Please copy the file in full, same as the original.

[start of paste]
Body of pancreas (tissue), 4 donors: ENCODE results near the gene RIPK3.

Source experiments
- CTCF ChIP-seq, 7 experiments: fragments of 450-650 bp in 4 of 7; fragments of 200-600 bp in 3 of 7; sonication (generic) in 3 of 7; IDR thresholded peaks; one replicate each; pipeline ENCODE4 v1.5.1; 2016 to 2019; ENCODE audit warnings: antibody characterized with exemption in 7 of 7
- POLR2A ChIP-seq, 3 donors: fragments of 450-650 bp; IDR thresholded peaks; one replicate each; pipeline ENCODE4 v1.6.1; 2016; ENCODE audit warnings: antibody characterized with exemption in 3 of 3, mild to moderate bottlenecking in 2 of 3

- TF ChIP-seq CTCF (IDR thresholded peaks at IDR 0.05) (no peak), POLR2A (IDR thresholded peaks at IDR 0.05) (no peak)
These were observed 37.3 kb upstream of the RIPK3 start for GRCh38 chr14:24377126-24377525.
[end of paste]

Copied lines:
Body of pancreas (tissue), 4 donors: ENCODE results near the gene RIPK3.

Source experiments
- CTCF ChIP-seq, 7 experiments: fragments of 450-650 bp in 4 of 7; fragments of 200-600 bp in 3 of 7; sonication (generic) in 3 of 7; IDR thresholded peaks; one replicate each; pipeline ENCODE4 v1.5.1; 2016 to 2019; ENCODE audit warnings: antibody characterized with exemption in 7 of 7
- POLR2A ChIP-seq, 3 donors: fragments of 450-650 bp; IDR thresholded peaks; one replicate each; pipeline ENCODE4 v1.6.1; 2016; ENCODE audit warnings: antibody characterized with exemption in 3 of 3, mild to moderate bottlenecking in 2 of 3

- TF ChIP-seq CTCF (IDR thresholded peaks at IDR 0.05) (no peak), POLR2A (IDR thresholded peaks at IDR 0.05) (no peak)
These were observed 37.3 kb upstream of the RIPK3 start for GRCh38 chr14:24377126-24377525.